Private School Vouchers: The Future or the End of Catholic Education?

The recent race for Governor in Wisconsin, as well as the ongoing financial pressures facing our Catholic schools across the Archdiocese of Milwaukee, have meant that private school taxpayer vouchers continue to be a regular topic of conversation.  It is a very tempting and alluring prospect to think that all of our funding problems will be solved if we jump on the bandwagon of receiving thousands of dollars in tax payer money to support our schools.

This is a complex issue and one that I think requires a great deal more thought than we sometimes give to it.  As food for thought in what I am sure will be a discussion topic around here more and more in the near future, it is interesting to consider another Catholic ministry that has been caught in the cross-winds of cultural engagement in much the same way that Catholic Education has: Catholic Health Care.

The Church founded hospitals and clinics early on in our Nation’s history. We did so in the face of serious needs for medical care, and as a means to follow the command of Christ to take care of the sick and the suffering.  These hospitals typically did not charge patients, and they were staffed mainly by religious sisters (and some priests) who saw it as their vocation and worked, generally, for free. They were supported by generous donations of labor (vocations) and by financial donations that came in response to the begging of the sisters who ran the institution.  They delivered medical care in a manner that was intentionally Catholic, in accord with the ethics of the teachings of the Church.  The infrastructure that was built up in the height of the Catholic medical system was extensive and impressive.

These days, much of that infrastructure is gone.  In many (but not all) areas, Catholic Health care is now done in name only without there being anything truly distinct about the way it is delivered.  Few nuns staff the hospitals.  The Church is barely a presence.  Apart from the Catholic name on the side of the building, one would not otherwise know they are Catholic.

The reason they are still operating is not because of the Church or because of any real Catholic ministry or identity.  They are operating because millions of dollars of insurance and entitlement money flow into the buildings everyday.  Their funding mechanism essentially ensures that they will be open, and also that they will be non-distinct from any other medical facility.

A similar tale can be told about the larger Catholic colleges in our country. Most of them are no longer all that Catholic, despite the name on the logo.  They are funded less and less by Church generated resources and more and more by federally subsidized loan money.  They are essentially turning into state schools.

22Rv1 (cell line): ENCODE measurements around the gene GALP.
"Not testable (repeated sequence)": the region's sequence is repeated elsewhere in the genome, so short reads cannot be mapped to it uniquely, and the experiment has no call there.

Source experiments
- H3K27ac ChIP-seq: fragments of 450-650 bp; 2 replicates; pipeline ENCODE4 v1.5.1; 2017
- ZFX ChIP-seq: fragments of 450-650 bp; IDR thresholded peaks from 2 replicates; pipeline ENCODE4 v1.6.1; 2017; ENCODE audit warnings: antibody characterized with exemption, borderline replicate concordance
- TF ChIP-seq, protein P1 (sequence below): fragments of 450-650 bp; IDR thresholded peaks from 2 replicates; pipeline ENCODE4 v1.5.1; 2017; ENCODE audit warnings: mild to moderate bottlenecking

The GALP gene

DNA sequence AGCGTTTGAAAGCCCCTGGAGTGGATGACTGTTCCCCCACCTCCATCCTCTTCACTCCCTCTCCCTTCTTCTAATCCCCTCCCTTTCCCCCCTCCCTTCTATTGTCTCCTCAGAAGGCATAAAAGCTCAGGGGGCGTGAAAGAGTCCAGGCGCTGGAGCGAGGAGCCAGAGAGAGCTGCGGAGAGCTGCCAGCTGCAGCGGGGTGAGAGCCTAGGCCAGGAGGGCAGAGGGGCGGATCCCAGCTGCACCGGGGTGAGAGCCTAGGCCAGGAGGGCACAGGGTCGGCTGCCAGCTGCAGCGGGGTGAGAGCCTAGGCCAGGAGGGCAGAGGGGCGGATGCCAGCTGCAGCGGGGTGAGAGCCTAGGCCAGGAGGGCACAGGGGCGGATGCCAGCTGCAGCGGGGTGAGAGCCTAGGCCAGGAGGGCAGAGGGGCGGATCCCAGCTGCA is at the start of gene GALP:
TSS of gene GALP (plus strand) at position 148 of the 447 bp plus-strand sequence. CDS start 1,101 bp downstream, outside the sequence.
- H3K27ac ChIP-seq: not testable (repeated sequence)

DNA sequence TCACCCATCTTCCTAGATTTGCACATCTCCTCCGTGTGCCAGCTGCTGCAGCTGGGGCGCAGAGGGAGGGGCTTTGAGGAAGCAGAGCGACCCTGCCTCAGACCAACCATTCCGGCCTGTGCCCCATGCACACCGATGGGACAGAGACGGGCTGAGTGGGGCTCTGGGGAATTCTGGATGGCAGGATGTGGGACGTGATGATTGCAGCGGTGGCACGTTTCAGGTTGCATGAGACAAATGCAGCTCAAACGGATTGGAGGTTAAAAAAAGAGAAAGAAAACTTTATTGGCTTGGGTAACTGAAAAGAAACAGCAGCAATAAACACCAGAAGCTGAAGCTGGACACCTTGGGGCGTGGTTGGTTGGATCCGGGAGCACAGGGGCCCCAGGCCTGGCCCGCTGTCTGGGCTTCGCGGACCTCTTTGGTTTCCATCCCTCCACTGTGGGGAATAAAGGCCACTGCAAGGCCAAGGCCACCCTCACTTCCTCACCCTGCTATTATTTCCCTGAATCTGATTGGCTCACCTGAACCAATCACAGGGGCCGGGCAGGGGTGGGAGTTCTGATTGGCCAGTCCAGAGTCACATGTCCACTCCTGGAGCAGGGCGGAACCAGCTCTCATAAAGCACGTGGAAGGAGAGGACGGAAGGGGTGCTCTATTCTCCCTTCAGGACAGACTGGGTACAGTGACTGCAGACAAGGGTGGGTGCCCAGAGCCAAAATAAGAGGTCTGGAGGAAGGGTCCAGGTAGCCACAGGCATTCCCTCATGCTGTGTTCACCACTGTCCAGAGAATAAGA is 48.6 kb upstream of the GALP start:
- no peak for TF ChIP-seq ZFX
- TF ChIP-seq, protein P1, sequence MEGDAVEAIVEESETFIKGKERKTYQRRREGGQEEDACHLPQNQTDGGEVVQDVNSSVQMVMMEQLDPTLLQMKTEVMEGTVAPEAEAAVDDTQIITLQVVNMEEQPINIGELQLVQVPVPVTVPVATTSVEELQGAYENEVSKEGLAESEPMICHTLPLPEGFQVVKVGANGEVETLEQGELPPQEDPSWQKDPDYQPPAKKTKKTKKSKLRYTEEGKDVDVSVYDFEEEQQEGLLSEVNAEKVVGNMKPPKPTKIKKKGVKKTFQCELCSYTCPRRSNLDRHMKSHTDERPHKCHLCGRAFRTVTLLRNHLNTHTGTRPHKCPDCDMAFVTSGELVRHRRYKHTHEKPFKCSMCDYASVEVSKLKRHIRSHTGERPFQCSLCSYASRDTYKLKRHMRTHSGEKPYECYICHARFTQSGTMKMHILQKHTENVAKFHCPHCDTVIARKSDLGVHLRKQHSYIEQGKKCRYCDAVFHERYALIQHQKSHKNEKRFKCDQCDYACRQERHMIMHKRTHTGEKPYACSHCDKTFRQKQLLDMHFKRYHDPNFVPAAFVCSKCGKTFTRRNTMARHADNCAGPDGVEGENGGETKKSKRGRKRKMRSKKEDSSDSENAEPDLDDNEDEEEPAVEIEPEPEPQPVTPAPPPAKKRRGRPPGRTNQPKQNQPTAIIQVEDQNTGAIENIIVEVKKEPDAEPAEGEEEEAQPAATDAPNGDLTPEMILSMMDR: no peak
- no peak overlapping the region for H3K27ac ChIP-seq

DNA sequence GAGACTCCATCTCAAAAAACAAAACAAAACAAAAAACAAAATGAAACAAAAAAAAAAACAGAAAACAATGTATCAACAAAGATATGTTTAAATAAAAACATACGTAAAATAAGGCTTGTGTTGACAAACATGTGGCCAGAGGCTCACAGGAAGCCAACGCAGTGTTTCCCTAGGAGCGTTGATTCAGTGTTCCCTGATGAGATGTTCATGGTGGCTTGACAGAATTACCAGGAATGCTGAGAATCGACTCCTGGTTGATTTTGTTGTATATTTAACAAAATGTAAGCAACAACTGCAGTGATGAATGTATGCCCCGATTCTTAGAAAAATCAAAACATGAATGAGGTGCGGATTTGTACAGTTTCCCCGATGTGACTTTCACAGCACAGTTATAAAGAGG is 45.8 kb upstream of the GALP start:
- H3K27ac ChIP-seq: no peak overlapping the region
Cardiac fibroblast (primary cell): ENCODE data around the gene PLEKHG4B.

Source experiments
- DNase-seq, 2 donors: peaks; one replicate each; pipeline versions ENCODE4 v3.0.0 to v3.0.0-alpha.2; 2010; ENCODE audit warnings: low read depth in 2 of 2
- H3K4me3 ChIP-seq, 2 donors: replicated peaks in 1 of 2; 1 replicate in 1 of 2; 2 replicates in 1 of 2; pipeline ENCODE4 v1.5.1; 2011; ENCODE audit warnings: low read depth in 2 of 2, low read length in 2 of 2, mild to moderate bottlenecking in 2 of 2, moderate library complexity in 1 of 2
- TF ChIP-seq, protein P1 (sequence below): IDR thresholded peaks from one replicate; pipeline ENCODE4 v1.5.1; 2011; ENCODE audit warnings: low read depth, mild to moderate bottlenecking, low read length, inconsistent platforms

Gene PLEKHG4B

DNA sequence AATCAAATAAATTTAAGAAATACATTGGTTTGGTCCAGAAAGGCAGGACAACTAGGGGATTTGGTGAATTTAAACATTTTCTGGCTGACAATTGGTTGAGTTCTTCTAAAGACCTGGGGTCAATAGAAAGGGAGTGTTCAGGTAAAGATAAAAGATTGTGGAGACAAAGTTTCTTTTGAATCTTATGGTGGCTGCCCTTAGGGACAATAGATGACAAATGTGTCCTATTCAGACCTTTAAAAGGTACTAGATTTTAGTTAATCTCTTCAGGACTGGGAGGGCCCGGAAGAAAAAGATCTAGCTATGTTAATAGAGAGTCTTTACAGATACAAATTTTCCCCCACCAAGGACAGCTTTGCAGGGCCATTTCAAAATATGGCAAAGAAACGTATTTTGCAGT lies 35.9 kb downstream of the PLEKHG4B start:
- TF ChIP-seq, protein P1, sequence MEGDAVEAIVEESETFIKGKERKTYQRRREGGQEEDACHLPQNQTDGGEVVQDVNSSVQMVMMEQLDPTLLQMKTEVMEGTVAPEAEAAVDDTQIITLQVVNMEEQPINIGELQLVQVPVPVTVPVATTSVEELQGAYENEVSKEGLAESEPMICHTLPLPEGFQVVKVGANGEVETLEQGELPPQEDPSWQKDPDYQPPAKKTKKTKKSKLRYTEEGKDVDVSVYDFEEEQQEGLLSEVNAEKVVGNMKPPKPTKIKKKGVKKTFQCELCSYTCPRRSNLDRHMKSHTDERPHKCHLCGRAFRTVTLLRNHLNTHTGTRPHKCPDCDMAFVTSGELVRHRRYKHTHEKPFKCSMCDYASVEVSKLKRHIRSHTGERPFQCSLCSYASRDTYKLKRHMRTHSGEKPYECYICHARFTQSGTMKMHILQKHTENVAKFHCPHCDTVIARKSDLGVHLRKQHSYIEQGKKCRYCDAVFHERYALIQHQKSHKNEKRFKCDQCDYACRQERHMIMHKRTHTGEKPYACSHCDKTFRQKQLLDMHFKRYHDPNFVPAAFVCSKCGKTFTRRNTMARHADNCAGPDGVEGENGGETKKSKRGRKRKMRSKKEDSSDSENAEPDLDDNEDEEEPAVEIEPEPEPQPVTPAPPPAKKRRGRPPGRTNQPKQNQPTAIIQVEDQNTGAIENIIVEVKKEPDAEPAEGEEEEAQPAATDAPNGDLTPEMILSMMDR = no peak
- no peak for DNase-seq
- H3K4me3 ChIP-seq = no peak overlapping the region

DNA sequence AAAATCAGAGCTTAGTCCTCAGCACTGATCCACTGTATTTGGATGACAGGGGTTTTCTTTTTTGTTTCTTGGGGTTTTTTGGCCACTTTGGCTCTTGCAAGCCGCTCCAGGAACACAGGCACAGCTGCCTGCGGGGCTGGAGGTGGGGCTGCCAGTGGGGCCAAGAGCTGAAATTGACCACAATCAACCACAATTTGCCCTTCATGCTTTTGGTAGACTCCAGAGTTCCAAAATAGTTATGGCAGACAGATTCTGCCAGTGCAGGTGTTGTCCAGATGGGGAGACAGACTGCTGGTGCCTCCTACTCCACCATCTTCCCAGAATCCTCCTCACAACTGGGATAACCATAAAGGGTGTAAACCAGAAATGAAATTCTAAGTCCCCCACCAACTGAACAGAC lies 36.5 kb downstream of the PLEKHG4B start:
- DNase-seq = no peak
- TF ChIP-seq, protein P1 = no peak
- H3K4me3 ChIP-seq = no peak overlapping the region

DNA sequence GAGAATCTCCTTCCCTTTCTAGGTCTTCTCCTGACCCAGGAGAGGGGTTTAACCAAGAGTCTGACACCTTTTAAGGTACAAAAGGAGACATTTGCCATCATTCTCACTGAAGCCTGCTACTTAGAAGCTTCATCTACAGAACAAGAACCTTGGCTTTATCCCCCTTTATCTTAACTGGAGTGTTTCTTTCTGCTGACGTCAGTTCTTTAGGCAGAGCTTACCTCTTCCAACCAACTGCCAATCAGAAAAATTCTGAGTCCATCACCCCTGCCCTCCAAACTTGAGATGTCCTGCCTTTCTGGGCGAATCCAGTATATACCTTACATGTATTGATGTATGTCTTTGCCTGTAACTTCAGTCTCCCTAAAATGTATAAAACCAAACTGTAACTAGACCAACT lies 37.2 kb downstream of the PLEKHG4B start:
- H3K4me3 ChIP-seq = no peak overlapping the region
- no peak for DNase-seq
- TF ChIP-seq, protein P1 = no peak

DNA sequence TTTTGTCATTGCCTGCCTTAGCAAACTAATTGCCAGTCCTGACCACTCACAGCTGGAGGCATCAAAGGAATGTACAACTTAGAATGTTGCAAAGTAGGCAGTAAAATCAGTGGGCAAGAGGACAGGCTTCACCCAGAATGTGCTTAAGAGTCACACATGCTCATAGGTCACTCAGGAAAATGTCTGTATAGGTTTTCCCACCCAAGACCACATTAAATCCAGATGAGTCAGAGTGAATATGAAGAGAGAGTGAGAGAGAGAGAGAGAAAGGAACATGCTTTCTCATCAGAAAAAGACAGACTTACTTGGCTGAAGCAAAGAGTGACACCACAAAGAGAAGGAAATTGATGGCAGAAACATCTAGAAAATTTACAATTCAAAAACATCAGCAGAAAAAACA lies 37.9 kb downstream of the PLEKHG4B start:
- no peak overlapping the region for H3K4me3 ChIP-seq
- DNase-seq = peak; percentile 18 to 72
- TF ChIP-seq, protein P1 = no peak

Long story short, it would be interesting to ask if in another 50 years our Archdiocesan Catholic schools, which in their origins were funded and staffed in the same way that Catholic hospitals were, will be equally non-distinct in their delivery of Catholic Education because they are surviving on millions of dollars of voucher money.  Yes, they will be open.  Yes, there may be a Catholic name on the outside. However, the delivery of education is not unlike the delivery of medicine.  When fueled by gobs of entitlement money it will grow more specialized, very expensive, and unavoidably state run.

Do we turn to vouchers to keep our schools open?  Or, do we start realizing that Catholic Education these days, to be truly Catholic and truly helpful, is going to have to look different than what everyone else is doing?  Are vouchers a crutch that is allowing us to avoid harder questions about Catholic identity and life? Are we entering into that program merely to maintain our structures without considering the long-term consequences?  Are there other creative structural and funding solutions that we can look to instead that will ensure our schools are indeed still supported by Catholic resources as much as possible?  How can we encourage the conversion of hearts, to generate stewardship and vocations, in order to support our ministries without a heavy reliance on public money?

I would be very interested to hear these questions discussed as the topic is debated in Wisconsin.  Much ink has been spilled on the legality of the voucher program, its relationship to public school health, and its mechanism of operation.  I have seen comparatively little discussion, from within the Church, on how good vouchers are for our own long-term health and identity, especially in light of what are becoming widespread failures of identity in other sectors of our apostolate, all propped up by outside funding.  I’d like to think that we can creatively figure out another way to do this from the heart of the Church and with real generosity as well as new creativity.

Let us pray for, and encourage, a robust and honest dialogue about these questions that impact our ministries in such important ways.  We will be stronger as a Church for giving them honest consideration.

About Father Nathan Reesman

On Twitter: @FatherReesman Father Nathan Reesman is a priest of the Archdiocese of Milwaukee. He is the Shared Pastor of Immaculate Conception Parish, and also of Saint Frances Cabrini Parish, both in West Bend, Wisconsin. He is also the Courage and EnCourage chaplain for the Archdiocese of Milwaukee. Courage is an apostolate of the Catholic Church that ministers to men and women who experience same sex attraction.
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